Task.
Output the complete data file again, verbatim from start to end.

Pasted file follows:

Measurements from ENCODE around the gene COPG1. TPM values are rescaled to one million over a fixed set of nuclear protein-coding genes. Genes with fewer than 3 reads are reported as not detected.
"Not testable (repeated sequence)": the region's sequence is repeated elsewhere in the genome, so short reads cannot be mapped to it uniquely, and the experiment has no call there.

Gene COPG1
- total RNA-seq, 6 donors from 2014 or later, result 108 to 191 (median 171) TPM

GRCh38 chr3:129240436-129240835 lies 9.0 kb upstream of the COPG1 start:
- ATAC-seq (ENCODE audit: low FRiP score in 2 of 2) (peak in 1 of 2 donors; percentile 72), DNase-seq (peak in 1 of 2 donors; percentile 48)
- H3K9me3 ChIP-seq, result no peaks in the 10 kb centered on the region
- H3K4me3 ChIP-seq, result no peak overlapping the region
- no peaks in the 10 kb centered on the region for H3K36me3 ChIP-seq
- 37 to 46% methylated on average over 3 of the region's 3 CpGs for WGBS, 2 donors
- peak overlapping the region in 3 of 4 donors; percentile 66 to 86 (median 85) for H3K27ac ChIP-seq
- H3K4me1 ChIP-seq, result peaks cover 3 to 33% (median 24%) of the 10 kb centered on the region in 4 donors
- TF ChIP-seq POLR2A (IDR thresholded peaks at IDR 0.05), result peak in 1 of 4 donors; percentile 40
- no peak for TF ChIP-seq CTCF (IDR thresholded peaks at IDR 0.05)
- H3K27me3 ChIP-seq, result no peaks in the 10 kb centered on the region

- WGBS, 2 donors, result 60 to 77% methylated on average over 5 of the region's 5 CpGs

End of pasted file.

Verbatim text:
Measurements from ENCODE around the gene COPG1. TPM values are rescaled to one million over a fixed set of nuclear protein-coding genes. Genes with fewer than 3 reads are reported as not detected.
"Not testable (repeated sequence)": the region's sequence is repeated elsewhere in the genome, so short reads cannot be mapped to it uniquely, and the experiment has no call there.

Gene COPG1
- total RNA-seq, 6 donors from 2014 or later, result 108 to 191 (median 171) TPM

GRCh38 chr3:129240436-129240835 lies 9.0 kb upstream of the COPG1 start:
- ATAC-seq (ENCODE audit: low FRiP score in 2 of 2) (peak in 1 of 2 donors; percentile 72), DNase-seq (peak in 1 of 2 donors; percentile 48)
- H3K9me3 ChIP-seq, result no peaks in the 10 kb centered on the region
- H3K4me3 ChIP-seq, result no peak overlapping the region
- no peaks in the 10 kb centered on the region for H3K36me3 ChIP-seq
- 37 to 46% methylated on average over 3 of the region's 3 CpGs for WGBS, 2 donors
- peak overlapping the region in 3 of 4 donors; percentile 66 to 86 (median 85) for H3K27ac ChIP-seq
- H3K4me1 ChIP-seq, result peaks cover 3 to 33% (median 24%) of the 10 kb centered on the region in 4 donors
- TF ChIP-seq POLR2A (IDR thresholded peaks at IDR 0.05), result peak in 1 of 4 donors; percentile 40
- no peak for TF ChIP-seq CTCF (IDR thresholded peaks at IDR 0.05)
- H3K27me3 ChIP-seq, result no peaks in the 10 kb centered on the region

- WGBS, 2 donors, result 60 to 77% methylated on average over 5 of the region's 5 CpGs